? DESCRIPTION (provided by applicant): Understanding the relationship between neural activity and cerebral blood flow is critical for interpreting hemodynamic signals, such as those measured with fMRI. It has long been assumed that blood flow to a brain region reported the average, or linear summation, of local neural activity. Recent work has cast this simplistic model into doubt. This proposal will use in vivo two-photon imaging, in close coordination with computational analysis methods, to distinguish between two alternative hypotheses of how neural activity is coupled to changes in blood flow. In one model, a 'democracy', blood flow is controlled by a linear sum of all neural activity. Alternatively, in an 'oligarchy', small groups o highly active neurons exert a disproportionate amount of control over blood flow, resulting in non-linear neurovascular coupling. Computational modeling will be used to test if the observed linear or non-linear coupling can be mechanistically explained by the production and diffusion of nitric oxide (NO). The proposed experiments will be performed in the olfactory bulb of rats, where discrete subpopulations of neurons (glomeruli) will be visualized and stimulated with odors. Two-photon microscopy will be used to simultaneously measure neural activity and blood flow in defined neural populations and single blood vessels. Targeted applications of drugs will be made to increase or decrease the neural activity in a single glomerulus. These experiments will be guided by real-time data analysis to determine the optimal stimulus or pharmacological perturbation in order to obtain a more accurate quantification of the linearity or nonlinearity of neurovascular coupling. In parallel, computational models will be constructed to test if the generation and diffusion of NO, a potent vasodilator, can account for the observed neurovascular coupling. This proposal is a collaboration between the labs of Dr. Serge Charpak, who has expertise using two-photon microscopy to simultaneously measure neural activity and blood flow changes in the olfactory bulb, and that of Dr. Patrick Drew, who has a background in computational neuroscience and has developed novel hemodynamic data analysis methods. The combination of these two approaches will yield a quantitative understanding of how blood flow changes relate to neural activity, and a determination of the mechanisms underlying neurovascular coupling. Hemodynamic signals, such as those measured by fMRI, are extensively used in inferring brain activity non-invasively, and being able to convert these hemodynamic signals into neural activity would be invaluable in diagnosing cognitive and neurological disorders. However, what specifically these changes in blood flow tell us about neural activity is not known. This proposal will result in a quantitative understanding of how neural activity is translated into hemodynamic signals, which will have immediate application to the interpretation of human imaging studies. This proposal will support undergraduates in mentored summer research projects, building on Dr. Drew's track record of mentoring women and underrepresented minorities in undergraduate research. The results will be incorporated into an interdisciplinary undergraduate class taught by Dr. Drew, Physical principles of living organisms, which applies physics and engineering principles to the study of biological systems.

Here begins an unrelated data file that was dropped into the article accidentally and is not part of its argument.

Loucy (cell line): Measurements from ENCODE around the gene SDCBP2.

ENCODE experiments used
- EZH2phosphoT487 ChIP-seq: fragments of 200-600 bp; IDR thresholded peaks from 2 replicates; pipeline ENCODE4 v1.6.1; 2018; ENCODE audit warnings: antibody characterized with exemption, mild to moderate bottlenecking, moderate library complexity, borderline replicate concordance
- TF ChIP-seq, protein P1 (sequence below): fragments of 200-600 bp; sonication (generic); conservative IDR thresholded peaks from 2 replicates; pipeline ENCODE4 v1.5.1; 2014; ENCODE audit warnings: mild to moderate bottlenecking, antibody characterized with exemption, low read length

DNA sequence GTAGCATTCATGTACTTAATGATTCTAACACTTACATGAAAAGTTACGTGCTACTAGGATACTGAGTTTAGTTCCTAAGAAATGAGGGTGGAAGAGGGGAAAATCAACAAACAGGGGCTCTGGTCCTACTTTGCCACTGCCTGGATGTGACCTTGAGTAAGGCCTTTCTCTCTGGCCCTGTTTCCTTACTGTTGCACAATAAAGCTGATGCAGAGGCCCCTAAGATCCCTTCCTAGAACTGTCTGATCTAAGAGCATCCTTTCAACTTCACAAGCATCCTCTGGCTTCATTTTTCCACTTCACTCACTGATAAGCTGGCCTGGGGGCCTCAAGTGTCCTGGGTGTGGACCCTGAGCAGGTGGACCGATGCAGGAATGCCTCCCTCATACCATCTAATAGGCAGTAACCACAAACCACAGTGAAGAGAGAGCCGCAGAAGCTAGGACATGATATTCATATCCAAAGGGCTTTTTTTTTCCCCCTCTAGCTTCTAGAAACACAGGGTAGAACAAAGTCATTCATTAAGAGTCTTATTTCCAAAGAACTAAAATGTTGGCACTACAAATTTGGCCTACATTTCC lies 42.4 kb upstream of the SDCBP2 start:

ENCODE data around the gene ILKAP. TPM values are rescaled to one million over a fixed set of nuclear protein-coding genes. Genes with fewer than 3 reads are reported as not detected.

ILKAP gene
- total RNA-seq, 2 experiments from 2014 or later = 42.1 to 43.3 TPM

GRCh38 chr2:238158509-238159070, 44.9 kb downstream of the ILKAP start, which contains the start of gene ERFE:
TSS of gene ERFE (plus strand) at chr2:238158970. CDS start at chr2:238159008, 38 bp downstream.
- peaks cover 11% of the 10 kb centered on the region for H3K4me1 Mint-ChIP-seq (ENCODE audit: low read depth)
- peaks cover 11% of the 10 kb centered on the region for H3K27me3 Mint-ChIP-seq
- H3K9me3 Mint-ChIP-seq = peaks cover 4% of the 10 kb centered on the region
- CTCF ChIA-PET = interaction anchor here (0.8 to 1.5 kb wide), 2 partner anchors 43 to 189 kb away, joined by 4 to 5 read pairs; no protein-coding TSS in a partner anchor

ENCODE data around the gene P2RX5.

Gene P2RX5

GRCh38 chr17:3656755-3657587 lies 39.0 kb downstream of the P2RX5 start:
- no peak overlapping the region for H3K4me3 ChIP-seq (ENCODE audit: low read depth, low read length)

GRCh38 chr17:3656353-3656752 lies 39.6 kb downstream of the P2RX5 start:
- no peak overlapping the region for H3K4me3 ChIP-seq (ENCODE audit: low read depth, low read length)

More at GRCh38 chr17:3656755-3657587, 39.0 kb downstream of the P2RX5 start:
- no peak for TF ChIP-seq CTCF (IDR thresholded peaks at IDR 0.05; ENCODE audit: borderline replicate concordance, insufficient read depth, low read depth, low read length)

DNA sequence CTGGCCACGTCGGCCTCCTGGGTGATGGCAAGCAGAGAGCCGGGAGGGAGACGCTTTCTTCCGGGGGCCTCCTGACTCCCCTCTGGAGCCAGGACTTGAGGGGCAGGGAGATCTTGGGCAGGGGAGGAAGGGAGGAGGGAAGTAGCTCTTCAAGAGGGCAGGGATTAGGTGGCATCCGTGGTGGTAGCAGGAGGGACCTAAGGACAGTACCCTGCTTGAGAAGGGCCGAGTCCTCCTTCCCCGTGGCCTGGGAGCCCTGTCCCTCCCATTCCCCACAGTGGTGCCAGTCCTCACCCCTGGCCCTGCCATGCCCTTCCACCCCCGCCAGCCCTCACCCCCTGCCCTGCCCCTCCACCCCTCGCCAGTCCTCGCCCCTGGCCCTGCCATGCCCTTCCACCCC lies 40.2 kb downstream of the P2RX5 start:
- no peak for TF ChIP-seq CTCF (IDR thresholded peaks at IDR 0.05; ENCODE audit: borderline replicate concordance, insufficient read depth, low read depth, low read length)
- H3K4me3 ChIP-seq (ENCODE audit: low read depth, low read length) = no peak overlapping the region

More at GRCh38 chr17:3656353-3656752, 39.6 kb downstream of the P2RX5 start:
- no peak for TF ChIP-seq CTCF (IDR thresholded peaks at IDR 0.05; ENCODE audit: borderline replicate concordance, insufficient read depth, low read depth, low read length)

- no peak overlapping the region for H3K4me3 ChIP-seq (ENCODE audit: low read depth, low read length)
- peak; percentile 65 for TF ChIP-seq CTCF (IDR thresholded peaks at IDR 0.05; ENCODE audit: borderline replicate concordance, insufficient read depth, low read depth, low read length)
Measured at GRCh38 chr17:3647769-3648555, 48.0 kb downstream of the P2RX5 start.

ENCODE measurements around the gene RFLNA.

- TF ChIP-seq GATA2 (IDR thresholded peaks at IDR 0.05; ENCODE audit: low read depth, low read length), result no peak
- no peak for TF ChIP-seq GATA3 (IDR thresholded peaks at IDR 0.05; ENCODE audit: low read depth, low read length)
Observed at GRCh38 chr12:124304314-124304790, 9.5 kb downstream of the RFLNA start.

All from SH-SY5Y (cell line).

|Effective start/end date||9/15/15 → 5/31/19|
- National Institutes of Health: $113,940.00
- National Institutes of Health: $120,489.00
- National Institutes of Health: $111,330.00
- National Institutes of Health: $116,469.00
Magnetic Resonance Imaging
Nervous System Diseases